Listening to music is nothing new since this is something that has spanned across decades and generations. How we consume media has drastically changed over these times, however, and certain brands have made a statement with their innovative ideas. In particular, Spotify has altered the music industry in its own way and paved the way for similar platforms.
Founded in 2006 but first launched in 2008, Spotify paved the way for subscription-based music service with a wide variety of music, audiobooks, podcasts, and other selections with the option to go premium for ad-free content. Now, it’s the world’s most popular audio streaming service.
How has it disrupted the market in a creative and groundbreaking way? Let’s find out!
Changing the Music Industry
Before Spotify, the best (and usually, only) way to listen to music on-demand was by purchasing songs or albums. Whether that was walking into a music store or buying digital files through iTunes, there weren’t many other options. Platforms like Pandora did offer some choice for free music, yet the stations chose the music for you based on your tastes rather than allowing free rein.
That’s where Spotify came in and asked the question, “What if you can choose, without committing to buying an entire album?” As the first major audio streaming platform with the option to save your favorite artists, create your own playlists, and even recommend music based on your listening history.
The subscription offered an ad-free version, as well, for those consumers who wanted nonstop music and audio files. Eventually, the brand branched out to include comedy specials, podcasts, and other audio features for its millions of subscribers who were no longer interested in “owning” their music.
Securing Artist Loyalty
Illegal downloads were once costing artists their due, and Spotify helped to not only secure legal listening but royalties for their music being played on the platform as well. This helped many artists decide on making the transition to this app since it could increase their reach in a way that would continue making them money for their music.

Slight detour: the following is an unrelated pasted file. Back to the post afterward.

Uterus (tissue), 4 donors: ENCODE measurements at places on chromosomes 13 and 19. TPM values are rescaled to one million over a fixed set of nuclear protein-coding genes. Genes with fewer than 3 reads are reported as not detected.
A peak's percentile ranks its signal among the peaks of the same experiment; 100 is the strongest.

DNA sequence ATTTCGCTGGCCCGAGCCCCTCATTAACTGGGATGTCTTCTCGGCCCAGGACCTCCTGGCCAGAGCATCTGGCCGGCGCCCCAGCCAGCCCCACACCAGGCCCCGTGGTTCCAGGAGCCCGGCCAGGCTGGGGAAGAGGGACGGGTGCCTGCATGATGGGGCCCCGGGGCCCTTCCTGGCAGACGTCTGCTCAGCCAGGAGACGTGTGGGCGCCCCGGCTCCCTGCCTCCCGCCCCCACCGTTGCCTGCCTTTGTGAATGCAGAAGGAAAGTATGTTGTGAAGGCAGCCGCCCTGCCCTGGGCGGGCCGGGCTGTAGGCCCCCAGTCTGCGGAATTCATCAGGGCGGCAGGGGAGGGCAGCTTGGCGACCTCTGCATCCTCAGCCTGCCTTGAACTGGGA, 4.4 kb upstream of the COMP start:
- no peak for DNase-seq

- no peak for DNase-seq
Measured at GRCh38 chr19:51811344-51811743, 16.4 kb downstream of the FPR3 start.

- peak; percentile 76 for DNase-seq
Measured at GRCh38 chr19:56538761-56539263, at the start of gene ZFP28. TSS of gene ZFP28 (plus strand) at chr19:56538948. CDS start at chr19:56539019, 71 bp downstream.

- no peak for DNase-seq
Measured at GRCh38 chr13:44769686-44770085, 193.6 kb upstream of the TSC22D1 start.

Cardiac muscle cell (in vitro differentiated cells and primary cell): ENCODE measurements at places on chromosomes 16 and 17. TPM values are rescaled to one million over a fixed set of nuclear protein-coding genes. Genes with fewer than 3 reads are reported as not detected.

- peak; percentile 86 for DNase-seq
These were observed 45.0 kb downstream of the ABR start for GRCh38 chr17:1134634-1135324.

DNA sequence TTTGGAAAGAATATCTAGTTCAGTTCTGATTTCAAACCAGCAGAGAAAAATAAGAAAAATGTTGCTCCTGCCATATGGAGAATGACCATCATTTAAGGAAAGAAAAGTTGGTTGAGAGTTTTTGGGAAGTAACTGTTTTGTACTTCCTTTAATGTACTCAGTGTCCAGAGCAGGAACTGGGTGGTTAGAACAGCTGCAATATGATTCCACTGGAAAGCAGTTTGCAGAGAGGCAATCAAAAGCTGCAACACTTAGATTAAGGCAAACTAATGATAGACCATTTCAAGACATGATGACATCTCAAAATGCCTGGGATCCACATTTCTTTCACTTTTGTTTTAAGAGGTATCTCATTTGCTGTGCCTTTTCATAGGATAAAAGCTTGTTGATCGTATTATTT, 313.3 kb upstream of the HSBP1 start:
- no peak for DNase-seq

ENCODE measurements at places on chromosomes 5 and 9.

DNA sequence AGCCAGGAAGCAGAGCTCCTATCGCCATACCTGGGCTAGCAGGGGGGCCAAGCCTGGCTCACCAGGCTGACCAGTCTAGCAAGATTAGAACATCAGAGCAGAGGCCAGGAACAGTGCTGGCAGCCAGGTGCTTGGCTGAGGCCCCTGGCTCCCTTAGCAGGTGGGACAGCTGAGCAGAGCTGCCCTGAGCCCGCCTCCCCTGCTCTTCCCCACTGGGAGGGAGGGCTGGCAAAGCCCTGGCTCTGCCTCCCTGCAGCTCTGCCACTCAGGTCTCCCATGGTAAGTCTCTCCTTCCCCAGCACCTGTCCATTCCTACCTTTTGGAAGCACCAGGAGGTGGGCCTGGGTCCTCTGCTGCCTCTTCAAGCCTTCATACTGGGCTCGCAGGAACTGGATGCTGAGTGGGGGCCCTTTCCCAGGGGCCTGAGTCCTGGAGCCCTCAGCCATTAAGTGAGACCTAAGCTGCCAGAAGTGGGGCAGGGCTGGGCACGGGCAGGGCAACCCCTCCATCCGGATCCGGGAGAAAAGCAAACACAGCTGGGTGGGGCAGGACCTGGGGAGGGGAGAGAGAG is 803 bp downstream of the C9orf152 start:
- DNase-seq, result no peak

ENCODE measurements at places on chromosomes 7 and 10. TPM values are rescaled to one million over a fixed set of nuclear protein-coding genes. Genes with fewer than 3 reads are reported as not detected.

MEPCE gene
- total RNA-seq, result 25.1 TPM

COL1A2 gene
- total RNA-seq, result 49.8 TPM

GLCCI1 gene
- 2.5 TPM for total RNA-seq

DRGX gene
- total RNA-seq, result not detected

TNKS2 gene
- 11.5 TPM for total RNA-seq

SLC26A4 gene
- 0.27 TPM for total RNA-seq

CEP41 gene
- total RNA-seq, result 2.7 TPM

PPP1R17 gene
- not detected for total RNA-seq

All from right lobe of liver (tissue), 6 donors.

Spotify has even branched out to include premium-exclusive content, encouraging both consumers and artists to cash in on these opportunities. Spotify for Artists is another way they’ve tried to secure artist loyalty, creating a space for artists to discover their stats on the app, such as how they’re being found on Spotify.
This type of service provides instrumental feedback to the artists and labels, and it builds trust with the brand as well since it feeds this crucial data right back to marketers who can use it to their advantage. This mutually beneficial cycle keeps artists working with Spotify, as the platform continues trying to find innovative ways to market itself to consumers and artists for growth.
Algorithmic Music: Personalized for the Consumer
One of the pitfalls of Spotify’s major competitor, Pandora, was how music wasn’t necessarily tailored to the consumer. Pandora’s stations were on more of a rotation of recommended music, with an option to only skip so many songs in an hour. By focusing on what the consumer truly wants, Spotify was able to create a brand catered to its audience and propel itself into the mainstream as a result.
Plus, the platform’s options to share on social media what you’re listening to, customize playlists with your favorite songs, and even listen to stations based on your preferences made it an experience rather than just a listening app.
Marketing Spotify to the Masses
As a freemium service (basic features being accessible for free with paid subscriptions offering more) Spotify has made itself available to anyone and everyone across the globe. The company’s marketing campaigns have included social media marketing, with some word-of-mouth from its sharing features, and the yearly recaps of people’s listening history that has garnered a wide reach each December. This type of marketing sells itself, making it cost-effective and low-effort on their marketing side.
Their reliance on pop culture moments, memes, and user content has made them a highly-personalized platform whose marketing focus is much like their music platform: for the consumer. Because of this, Spotify has secured itself as a brand that artists and their fans alike can trust, and with the new features and content being produced, there’s always something to keep listeners coming back.
In summary, Spotify took a need from the consumer and not only solved it but has found ways over the years to become even more user-friendly and experience-focused for its audience, creating a platform with global reach and significance.